Ivonne with a group of very enthousiastic village people near Duloduo
Also in Tambun, a park ranger is mandatory and Max is the one that guides us through the park. It doesn’t take long before we spot our first Maleo birds in the trees. What a fantastic bird to see. Max tells us that a colleague-ranger (a former poacher) tries to find the new nests on a daily basis to dig up the eggs. Subsequently, the eggs are buried again in a guarded place, in exactly the right conditions, to prevent that the eggs are excavated by wild dogs or monitor lizards. The reality is however, that habitat destruction is the main cause and that the eggs mainly need to be guarded from villagers who dig up the eggs to sell them in the market. We as humans first almost destroyed the species, and now it is fully depending on us. That’s the way is normally goes in the human world; action is only undertaken when it is already too late. Our visit to Tambun got a great ending for us. Max gave us the opportunity to hold a 1-day old Maleo chick to release it in the forest. When Ivonne opened her hand, the chick was a little bit confused in the beginning, but it didn’t take long before it opened its wings to fly into the forest.

During the third day of our stay we took again a very early morning motor taxi to the so called Malibagu Road. Malibagu Road is the road between Duloduo and the village of Malibagu, and it intersects a part of Banani Nani Wartabone National Park and is for that reason a great place to watch birds. We decided to ask the ojek to take us fifteen kilometres along the road, form where we walked back to Duloduo. The area is hilly, which means that you have sometimes great views over the canopy of the jungle, a great way to see canopy birds. Another great advantage of Malibagu road is that you don’t need a guide, which means that you can bird all by yourself. It was going to be a very nice day. We saw many birds including extensive views on the Knobbed Hornbill, White-necked Myna, Spot-tailed Goshawk, Pygmy Hanging-parrot, Sulawesi Serpent-eagle, White-backed Woodswallow, two endemic species of Flowerpeckers and four different species of Sunbirds.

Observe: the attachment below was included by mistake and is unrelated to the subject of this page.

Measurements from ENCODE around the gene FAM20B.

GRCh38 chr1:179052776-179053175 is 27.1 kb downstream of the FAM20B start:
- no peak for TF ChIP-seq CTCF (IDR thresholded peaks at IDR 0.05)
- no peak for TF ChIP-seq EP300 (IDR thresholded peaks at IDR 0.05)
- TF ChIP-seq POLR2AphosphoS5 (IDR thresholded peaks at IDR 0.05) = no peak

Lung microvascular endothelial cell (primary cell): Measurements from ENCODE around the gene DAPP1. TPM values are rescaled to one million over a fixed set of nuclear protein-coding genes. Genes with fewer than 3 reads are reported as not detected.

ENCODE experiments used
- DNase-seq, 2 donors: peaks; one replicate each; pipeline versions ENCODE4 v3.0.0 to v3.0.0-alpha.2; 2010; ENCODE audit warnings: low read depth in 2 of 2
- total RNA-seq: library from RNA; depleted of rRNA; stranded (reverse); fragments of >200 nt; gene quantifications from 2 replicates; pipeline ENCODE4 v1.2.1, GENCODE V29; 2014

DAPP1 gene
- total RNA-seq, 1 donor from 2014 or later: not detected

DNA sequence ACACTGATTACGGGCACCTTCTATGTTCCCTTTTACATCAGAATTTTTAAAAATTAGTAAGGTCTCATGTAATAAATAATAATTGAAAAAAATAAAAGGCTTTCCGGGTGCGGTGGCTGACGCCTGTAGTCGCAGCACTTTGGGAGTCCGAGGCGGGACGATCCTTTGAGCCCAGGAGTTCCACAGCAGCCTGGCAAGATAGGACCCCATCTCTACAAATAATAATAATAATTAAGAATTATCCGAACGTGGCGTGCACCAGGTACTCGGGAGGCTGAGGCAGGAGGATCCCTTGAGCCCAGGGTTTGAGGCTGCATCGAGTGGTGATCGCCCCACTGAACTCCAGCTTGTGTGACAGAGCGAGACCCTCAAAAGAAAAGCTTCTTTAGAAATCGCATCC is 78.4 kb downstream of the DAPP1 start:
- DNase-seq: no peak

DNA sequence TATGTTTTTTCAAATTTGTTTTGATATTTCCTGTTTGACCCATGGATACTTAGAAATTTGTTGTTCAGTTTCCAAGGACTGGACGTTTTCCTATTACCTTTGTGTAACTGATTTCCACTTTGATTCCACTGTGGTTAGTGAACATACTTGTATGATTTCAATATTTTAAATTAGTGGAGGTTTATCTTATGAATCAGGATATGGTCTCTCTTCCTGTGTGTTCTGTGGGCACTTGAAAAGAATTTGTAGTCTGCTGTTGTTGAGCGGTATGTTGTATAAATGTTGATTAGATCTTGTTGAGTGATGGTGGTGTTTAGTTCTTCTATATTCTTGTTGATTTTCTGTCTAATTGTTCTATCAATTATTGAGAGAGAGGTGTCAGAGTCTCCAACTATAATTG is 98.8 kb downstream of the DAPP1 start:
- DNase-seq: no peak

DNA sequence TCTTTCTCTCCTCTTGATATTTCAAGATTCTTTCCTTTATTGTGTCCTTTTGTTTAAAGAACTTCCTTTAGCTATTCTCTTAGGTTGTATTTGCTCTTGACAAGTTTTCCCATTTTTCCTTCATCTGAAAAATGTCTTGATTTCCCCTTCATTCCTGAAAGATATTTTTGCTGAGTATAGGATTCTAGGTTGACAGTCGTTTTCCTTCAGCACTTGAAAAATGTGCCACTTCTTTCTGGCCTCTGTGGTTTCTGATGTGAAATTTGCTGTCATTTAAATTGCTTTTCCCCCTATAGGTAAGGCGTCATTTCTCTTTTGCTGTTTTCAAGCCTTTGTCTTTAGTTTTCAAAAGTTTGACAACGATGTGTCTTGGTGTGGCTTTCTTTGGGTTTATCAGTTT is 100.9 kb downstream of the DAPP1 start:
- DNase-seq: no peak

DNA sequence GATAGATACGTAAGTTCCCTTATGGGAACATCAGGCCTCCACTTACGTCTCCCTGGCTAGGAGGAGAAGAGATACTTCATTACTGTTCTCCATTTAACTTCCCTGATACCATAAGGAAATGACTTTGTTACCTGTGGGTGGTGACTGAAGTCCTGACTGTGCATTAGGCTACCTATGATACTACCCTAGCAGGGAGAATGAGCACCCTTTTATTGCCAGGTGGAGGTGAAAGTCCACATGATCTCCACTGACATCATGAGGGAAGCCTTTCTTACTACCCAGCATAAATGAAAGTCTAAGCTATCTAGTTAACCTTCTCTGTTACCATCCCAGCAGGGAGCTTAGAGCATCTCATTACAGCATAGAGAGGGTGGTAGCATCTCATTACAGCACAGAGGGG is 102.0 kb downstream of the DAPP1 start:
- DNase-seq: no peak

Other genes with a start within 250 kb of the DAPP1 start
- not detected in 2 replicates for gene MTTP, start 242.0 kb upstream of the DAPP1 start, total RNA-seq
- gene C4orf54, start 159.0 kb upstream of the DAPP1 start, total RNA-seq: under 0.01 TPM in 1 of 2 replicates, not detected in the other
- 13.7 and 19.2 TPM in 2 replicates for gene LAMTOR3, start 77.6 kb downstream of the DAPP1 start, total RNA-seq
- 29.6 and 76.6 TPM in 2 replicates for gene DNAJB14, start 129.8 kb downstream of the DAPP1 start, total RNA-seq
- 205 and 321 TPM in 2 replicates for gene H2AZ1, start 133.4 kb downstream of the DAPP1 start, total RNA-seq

Despite the fact that the forests of Banani Nani Wartabone National Park around Duloduo are degrading in a fast pace, it is still an interesting place to go bird watching. The birding is often slow, but at the end of the day you probably still have a list of very interesting birds. We especially liked Malibagu road because it gives you the possibility to go by yourself and it has a wide range of species that you will also find in the official parts of the park. Unfortunately, the road can be a little busy, which means that you often have make place for the traffic. Passing vehicles will undoubtedly hit their horns when they see ‘bulehs’, and ‘hello mister’ are certainly the words that you hear most often that day, regarding being male of female. But unless these small drawbacks, you should give it a try.